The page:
× Digital News Videos Africa Health & Science Opinion Columnists Education Lifestyle Cartoons Moi Cabinets Arts & Culture Gender Planet Action Podcasts E-Paper Tributes Lifestyle & Entertainment Nairobian Entertainment Eve Woman TV Stations KTN Home KTN News BTV KTN Farmers TV Radio Stations Radio Maisha Spice FM Vybez Radio Enterprise VAS E-Learning Digger Classified Jobs Games Crosswords Sudoku The Standard Group Corporate Contact Us Rate Card Vacancies DCX O.M Portal Corporate Email RMS


Meru man chokes Tanzanian wife to death with cooking stick

By Gerald Mutethia | Apr 30th 2021 | 1 min read
Imenti North Sub-county police commander Laban Omol said the suspect fled the scene. [Courtesy]


Police in Meru are searching for a man who choked his wife to death.

The man, who neighbours only identified as Denis, is said to have killed his wife Nkamba, a Tanzanian native, by inserting a cooking stick into her throat.

Denis is alleged to have committed the heinous act on Wednesday night and covered his tracks by playing loud music.

Confirming the incident, Imenti North Sub-county police commander Laban Omol said Denis fled the scene.

According to her landlady’s daughter, Wanja Faith, attempts by locals and the police to dislodge the stick from the mother of two’s throat failed.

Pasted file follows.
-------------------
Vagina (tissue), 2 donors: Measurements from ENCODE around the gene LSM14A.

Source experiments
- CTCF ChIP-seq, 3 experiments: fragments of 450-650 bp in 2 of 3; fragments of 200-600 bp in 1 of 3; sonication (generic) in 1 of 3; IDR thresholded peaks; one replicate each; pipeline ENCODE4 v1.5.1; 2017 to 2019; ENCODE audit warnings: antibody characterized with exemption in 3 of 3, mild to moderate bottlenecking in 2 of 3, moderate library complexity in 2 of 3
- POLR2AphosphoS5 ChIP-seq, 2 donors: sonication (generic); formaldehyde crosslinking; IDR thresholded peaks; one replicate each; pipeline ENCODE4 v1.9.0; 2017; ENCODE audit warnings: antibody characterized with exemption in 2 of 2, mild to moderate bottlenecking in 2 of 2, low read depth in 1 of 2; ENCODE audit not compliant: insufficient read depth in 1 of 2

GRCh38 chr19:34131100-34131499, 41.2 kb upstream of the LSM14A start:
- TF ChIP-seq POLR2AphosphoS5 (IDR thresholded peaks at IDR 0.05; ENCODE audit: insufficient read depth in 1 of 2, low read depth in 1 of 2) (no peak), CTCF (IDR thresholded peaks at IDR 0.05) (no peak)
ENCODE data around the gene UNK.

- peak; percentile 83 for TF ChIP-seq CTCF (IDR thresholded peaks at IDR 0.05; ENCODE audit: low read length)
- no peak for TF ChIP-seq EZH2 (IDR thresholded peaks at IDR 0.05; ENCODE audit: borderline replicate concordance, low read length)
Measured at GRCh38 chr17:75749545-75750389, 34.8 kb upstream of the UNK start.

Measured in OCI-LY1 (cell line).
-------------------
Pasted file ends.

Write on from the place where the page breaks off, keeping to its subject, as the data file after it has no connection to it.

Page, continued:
“The noisy radio was in full volume the whole night. She had back problems but was always lively and friendly. The police and some youths tried in vain to remove the mwiko from her throat,” said Wanja.

Wanja said the two had been living together for the last four years in a rented house in Bosnia, Gitimbine, Meru town.

Denis used to push his wife, who had a physical disability, on a wheelchair when begging in Meru town each morning and they would return home at around 6pm.

Limbu Mahereja, a Tanzanian national who resides in Gitimbine, condemned the act.

Share this story
Matiang’i orders senior police officers not to marry their juniors
Matiang'i says the move is meant to avert marital murders.
When Njonjo almost resigned over coffee smugglers
Known as the era of black gold, it began in 1976 when Ugandan farmers decided to sell their coffee in the private market.